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Re: Common Lisp for SUNS

Regarding benchmarking Lisps.
1. Declarations are important for speed, but you'll find that some
   Lisps will require more specific declarations than others.
   For example Sun's Lisp  only supports one floating point type so declaring
   something to be a 'float' is sufficient for the compiler to open code
   the operation. Allegro supports two types of floats so you must declare
   either 'single-float' or 'double-float.'

2. Different systems do different amounts of optimizations based on
   the settings of the optimization parameters speed, safety and size.
   Probably the only comparable values are for speed=3, safety=0, size=0
   where each system does maximum optimization.  While benchmarks
   run at this value are interesting you probably aren't going to
   do development with these settings since you aren't going to get
   good diagnostics.

Regarding the Lisp on the Sun4.

   Allegro is highly optimized for the Sun4 but you have to
   add some declarations and specify that speed is important.
   The comment was made that a C based Lisp on the Sun4 would
   be very fast because of sun's optimizing C compiler.
   While it is true that by using C you can take advantage of that
   compiler, it is also true that the use of C constrains your
   whole system design so you can't use the machine optimally.
   I say this from many years experience programming in C parts of the
   kernel of Franz Lisp.  To cite two examples for the Sun4:
   One of the nicest features of the sun4 (sparc) architecture
   is the support the the Lisp fixnum data type (there are 'tagged'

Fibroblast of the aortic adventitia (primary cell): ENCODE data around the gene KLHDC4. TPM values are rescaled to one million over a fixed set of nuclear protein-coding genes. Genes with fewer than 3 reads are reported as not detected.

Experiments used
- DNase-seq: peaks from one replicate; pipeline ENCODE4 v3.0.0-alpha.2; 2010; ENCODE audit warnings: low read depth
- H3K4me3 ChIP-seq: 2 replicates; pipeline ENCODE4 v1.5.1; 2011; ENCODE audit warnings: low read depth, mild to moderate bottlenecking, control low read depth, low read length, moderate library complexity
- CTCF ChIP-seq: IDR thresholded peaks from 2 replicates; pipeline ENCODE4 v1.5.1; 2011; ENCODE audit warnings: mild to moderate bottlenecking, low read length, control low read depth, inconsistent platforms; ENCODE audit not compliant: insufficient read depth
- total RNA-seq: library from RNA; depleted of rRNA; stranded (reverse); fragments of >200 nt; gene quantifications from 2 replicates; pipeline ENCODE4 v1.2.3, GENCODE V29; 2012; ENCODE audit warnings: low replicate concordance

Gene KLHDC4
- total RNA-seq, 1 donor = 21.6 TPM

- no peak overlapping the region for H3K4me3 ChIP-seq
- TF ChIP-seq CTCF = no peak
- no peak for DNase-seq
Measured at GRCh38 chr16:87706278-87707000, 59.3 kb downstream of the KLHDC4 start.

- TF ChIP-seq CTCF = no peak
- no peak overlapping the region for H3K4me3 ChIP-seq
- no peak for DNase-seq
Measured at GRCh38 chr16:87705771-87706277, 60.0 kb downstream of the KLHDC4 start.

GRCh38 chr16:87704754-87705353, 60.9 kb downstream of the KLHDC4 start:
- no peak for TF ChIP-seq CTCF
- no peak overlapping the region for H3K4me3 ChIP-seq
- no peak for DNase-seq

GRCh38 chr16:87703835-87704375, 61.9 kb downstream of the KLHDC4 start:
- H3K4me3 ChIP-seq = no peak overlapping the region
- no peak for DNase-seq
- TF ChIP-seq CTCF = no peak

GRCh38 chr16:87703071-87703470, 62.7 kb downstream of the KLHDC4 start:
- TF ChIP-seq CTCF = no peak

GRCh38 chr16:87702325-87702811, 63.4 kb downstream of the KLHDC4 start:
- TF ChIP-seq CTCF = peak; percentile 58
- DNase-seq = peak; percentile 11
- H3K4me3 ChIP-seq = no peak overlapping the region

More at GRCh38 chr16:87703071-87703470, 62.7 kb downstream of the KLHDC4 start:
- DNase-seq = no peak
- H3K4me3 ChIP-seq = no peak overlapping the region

versions of the add, subtract and compare instructions).
   This allows the compiler to open code +,-,<,<=.. and so on
   and if the operands happen to be fixnums (they very often are)
   then the operation and fixnum tag check can go on in parallel.
   This makes for fast computation in the typical case
   and it is completely safe (if the tags aren't fixnum you find out
   about it and perform the appropriate operation for the
   actual data types).
   A C based lisp can't make use of these tagged instructions.
   The Sun4 has 7 global registers.  Allegro stores nil and a
   pointer to our global function table in one of them, and
   uses another for tracking asychronous interrupts. Another
   is used to pass argument/result counts.  C doesn't permit
   global register declarations so you can't take advantage
   of this nice feature of the Sun4 in a C-based Lisp.
   [The use of machine registers to hold certain values was
   so important in Franz Lisp that for certain  regular
   architectures (e.g. vax) an incredible hack was written
   by Keith Sklower to modify the assembler language coming
   out of the C compiler to change certain memory references
   to register references and to fix the register save masks.]

-- John Foderaro
   Franz Inc.